Four days after a toddler named Julen Rosellóg fell down a 100-meter borehole on a rural property in southern Spain, a team of rescuers is today continuing efforts to reach the child, despite the complexity of the rescue operation.
The two-year-old was playing on a relative’s property in Totalán, in Málaga province, when he apparently fell into a hole with a diameter of no more than 30 centimeters that had been covered with loose rocks.
The shaft was made illegally by the property’s owner in an attempt to find underground water, as many people do in this dry area of Spain that nevertheless is home to significant agricultural activities.
“There are hundreds more like that one, covered with rocks, and nobody thinks that anyone could slip down one,” said an officer with Seprona, the Civil Guard’s nature protection service.
Engineers, miners and businesses have been volunteering services, heavy machinery and equipment of all kinds in a bid to find Julen alive, and more than 100 people are participating in the effort.
But the nature of the terrain and the characteristics of the borehole are making the rescue “enormously” hard. And a rain forecast for Friday and Saturday is compounding the difficulties of a project that requires civil and mining engineering work at a spot that is hard to reach by car, and much more so by heavy machinery.
Machines have begun digging two separate tunnels, one sideways into the mountainside and another vertical one running parallel to the borehole. “The main thing is to reach the spot as soon as possible, via either one of these two options,” said Juan López Escobar, of the Association of Mining Engineers of the South.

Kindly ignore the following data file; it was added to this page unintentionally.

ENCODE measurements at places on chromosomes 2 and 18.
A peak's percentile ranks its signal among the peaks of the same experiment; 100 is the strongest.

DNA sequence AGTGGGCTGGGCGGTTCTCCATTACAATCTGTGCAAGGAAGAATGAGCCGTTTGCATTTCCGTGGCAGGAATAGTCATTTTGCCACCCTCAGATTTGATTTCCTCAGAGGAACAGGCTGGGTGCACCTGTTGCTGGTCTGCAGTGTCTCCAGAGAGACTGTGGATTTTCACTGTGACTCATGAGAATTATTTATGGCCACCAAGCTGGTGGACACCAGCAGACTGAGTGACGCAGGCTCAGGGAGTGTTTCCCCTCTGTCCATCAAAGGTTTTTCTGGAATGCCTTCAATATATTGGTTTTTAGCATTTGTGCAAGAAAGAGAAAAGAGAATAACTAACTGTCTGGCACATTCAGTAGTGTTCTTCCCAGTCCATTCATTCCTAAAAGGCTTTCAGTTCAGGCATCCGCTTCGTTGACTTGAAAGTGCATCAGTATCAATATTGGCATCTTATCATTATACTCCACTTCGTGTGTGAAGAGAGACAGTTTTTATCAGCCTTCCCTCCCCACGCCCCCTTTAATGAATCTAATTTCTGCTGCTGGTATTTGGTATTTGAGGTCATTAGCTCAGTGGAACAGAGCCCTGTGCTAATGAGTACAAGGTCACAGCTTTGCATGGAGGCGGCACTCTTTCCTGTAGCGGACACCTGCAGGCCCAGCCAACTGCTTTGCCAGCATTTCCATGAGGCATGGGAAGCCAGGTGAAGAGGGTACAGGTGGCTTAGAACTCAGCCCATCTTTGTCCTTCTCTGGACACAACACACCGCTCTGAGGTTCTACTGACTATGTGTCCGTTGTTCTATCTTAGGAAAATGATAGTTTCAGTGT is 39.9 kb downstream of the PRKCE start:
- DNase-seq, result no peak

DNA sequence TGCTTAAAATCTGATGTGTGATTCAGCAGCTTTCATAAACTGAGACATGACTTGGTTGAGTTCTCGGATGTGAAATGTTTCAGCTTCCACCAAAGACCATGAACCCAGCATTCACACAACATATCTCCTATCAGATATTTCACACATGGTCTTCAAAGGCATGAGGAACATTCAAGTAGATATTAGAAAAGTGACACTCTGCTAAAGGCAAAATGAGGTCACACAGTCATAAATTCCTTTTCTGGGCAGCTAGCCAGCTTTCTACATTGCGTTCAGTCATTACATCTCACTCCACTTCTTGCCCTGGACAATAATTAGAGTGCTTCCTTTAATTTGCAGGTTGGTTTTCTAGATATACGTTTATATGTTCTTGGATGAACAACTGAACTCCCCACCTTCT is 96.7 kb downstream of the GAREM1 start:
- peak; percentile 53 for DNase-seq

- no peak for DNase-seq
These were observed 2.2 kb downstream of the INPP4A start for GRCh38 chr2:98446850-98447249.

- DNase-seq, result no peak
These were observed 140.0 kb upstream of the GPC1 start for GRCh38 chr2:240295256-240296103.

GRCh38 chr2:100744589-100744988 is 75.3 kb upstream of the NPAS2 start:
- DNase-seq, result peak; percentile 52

Escobar, who is advising the team of engineers at the site, said that recurring landslides are making the horizontal tunnel a particularly difficult enterprise, and that technicians are focusing most of their efforts on the vertical one. But nobody knows yet how long it will take.
“To talk about time frames would be rash. People are talking about hours, but we should be talking about days,” said Escobar, noting that work of this nature normally requires a month’s worth of preliminary studies and technical surveys. But there is no time in this case, and experts are having to improvise as they go along.
Escobar explained that both tunnels will serve to lead miners as close as possible to the spot where Julen is presumed to be. At that point, the miners will manually excavate a gallery and hold it up with wooden beams to let firefighters through.
This engineer admits that the situation is unprecedented. “We had never found ourselves in such an extreme, unique situation, much less with such a young child,” he said. “Hope is the last thing to go. His father is talking about a guardian angel. Let’s hope this angel is watching over him.”
English version by Susana Urra.